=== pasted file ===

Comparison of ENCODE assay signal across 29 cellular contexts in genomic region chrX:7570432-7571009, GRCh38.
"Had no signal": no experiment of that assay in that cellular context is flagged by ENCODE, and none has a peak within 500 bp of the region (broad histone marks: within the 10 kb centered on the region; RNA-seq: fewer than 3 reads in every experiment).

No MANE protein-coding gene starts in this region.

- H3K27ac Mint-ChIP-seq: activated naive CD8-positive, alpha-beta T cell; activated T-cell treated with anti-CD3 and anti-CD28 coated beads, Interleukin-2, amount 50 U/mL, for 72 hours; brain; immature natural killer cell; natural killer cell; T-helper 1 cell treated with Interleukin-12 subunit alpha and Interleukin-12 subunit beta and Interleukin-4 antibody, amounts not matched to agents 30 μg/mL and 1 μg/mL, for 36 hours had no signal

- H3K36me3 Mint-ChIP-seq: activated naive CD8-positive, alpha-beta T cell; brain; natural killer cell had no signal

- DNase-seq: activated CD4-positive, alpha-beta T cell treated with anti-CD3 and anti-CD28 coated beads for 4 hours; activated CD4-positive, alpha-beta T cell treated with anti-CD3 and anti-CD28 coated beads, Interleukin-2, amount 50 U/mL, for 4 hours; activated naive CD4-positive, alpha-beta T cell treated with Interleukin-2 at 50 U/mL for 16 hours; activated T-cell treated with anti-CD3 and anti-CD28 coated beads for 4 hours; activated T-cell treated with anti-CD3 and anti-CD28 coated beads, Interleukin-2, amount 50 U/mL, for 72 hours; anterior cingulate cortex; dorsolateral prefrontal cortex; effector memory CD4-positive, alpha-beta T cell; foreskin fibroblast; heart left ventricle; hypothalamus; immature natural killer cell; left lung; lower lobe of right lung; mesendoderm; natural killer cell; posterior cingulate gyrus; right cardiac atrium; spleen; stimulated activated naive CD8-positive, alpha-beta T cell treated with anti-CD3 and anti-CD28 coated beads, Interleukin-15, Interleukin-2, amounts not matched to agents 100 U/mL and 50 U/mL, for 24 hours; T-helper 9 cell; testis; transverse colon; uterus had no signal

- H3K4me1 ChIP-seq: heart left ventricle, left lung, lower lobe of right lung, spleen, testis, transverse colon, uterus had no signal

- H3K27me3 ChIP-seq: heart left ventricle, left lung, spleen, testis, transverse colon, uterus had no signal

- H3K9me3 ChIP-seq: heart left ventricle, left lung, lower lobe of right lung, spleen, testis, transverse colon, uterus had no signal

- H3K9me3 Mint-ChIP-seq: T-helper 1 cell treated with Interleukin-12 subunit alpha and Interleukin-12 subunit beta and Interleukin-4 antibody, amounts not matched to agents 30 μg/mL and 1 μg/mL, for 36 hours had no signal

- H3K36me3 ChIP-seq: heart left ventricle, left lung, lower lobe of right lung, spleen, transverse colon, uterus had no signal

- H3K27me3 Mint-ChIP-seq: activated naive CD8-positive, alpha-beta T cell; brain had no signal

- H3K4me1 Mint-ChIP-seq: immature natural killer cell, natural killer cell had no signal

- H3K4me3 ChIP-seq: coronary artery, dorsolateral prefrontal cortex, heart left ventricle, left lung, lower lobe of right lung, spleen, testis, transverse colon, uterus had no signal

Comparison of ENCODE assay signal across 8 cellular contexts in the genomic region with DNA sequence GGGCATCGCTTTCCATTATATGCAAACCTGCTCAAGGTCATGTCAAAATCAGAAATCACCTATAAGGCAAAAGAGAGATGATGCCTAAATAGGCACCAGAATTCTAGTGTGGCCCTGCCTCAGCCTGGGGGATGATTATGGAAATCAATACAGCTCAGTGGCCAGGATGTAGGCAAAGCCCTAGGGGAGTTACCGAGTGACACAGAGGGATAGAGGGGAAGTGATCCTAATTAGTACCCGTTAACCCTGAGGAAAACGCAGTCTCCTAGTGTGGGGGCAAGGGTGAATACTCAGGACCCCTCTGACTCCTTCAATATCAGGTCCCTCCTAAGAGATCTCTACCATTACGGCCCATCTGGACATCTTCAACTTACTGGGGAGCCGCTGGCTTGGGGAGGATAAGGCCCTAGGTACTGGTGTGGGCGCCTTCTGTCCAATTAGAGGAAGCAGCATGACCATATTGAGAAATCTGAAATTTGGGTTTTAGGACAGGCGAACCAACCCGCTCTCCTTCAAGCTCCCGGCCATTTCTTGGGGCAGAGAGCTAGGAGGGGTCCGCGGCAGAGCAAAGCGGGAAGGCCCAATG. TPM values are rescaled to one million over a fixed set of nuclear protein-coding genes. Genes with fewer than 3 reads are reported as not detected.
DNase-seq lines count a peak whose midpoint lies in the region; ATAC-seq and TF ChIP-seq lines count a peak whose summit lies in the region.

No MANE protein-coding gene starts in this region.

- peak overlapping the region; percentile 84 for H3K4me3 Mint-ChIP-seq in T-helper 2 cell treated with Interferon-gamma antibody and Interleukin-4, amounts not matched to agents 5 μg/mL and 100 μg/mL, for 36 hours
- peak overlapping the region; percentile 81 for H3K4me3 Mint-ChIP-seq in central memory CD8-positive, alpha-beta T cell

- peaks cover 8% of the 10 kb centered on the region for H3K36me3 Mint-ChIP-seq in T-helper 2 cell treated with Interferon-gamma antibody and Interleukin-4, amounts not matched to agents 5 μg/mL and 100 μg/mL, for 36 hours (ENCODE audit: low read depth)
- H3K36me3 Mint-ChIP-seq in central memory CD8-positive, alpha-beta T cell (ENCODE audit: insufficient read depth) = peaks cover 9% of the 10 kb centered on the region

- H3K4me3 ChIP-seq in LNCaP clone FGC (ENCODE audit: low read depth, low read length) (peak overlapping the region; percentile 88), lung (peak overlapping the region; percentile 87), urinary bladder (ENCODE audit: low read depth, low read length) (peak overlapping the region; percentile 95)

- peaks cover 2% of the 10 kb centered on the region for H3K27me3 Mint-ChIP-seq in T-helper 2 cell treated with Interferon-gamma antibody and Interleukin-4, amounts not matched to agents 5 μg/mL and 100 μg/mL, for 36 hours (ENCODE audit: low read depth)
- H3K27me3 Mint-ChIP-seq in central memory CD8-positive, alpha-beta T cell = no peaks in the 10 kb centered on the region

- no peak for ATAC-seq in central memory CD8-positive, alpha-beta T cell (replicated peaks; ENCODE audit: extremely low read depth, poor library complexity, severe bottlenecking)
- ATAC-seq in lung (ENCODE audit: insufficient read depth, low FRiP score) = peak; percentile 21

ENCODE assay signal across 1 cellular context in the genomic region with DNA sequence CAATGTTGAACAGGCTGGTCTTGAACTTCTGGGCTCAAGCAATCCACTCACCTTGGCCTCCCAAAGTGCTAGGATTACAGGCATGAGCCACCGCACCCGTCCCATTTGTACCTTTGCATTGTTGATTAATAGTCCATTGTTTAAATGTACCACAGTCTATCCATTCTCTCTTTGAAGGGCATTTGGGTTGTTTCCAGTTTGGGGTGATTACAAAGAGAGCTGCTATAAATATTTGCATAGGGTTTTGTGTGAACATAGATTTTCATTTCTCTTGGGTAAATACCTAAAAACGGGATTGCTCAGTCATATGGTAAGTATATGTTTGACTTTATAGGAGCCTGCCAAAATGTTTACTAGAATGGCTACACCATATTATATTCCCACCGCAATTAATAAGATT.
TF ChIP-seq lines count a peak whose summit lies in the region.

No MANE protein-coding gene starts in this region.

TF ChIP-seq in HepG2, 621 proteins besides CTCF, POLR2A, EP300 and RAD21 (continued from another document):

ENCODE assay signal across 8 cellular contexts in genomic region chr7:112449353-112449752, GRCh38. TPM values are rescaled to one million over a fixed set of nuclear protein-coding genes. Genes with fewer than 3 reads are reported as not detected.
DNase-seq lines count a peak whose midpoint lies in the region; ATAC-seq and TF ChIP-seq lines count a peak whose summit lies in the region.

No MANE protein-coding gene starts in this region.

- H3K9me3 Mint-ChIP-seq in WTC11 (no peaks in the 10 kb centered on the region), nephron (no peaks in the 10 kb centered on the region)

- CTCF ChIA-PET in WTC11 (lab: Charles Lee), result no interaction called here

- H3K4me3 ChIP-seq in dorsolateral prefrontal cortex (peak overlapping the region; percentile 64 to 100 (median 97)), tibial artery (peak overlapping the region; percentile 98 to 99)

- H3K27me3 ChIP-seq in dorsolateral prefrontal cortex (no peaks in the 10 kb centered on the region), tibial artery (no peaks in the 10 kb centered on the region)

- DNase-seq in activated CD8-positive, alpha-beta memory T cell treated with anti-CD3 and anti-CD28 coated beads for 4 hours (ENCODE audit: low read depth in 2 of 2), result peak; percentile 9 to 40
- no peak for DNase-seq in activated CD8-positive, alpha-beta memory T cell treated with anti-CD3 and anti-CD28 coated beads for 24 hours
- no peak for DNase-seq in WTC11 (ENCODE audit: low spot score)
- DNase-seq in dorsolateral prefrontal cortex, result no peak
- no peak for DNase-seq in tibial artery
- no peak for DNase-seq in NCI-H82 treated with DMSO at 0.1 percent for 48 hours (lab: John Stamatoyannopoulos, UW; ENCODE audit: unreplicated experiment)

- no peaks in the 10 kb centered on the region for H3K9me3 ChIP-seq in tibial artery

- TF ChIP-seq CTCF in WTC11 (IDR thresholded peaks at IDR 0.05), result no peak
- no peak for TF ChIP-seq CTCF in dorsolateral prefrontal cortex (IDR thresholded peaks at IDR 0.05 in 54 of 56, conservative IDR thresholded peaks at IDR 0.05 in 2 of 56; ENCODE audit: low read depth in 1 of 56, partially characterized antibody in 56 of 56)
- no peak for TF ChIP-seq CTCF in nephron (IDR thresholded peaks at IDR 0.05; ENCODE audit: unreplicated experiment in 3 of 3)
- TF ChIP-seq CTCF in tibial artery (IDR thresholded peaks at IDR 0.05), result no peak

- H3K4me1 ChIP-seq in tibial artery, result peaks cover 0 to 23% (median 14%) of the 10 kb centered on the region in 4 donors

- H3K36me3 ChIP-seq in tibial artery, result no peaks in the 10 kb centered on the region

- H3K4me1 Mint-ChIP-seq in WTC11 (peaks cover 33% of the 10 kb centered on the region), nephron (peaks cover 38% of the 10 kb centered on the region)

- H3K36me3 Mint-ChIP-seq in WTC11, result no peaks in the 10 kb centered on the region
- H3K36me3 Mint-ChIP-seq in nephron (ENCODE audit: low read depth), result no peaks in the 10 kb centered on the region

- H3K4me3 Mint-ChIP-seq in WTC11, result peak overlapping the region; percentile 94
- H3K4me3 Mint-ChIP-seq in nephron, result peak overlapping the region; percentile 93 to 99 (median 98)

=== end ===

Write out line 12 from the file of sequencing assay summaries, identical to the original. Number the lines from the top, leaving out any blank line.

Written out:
- H3K27me3 Mint-ChIP-seq: activated naive CD8-positive, alpha-beta T cell; brain had no signal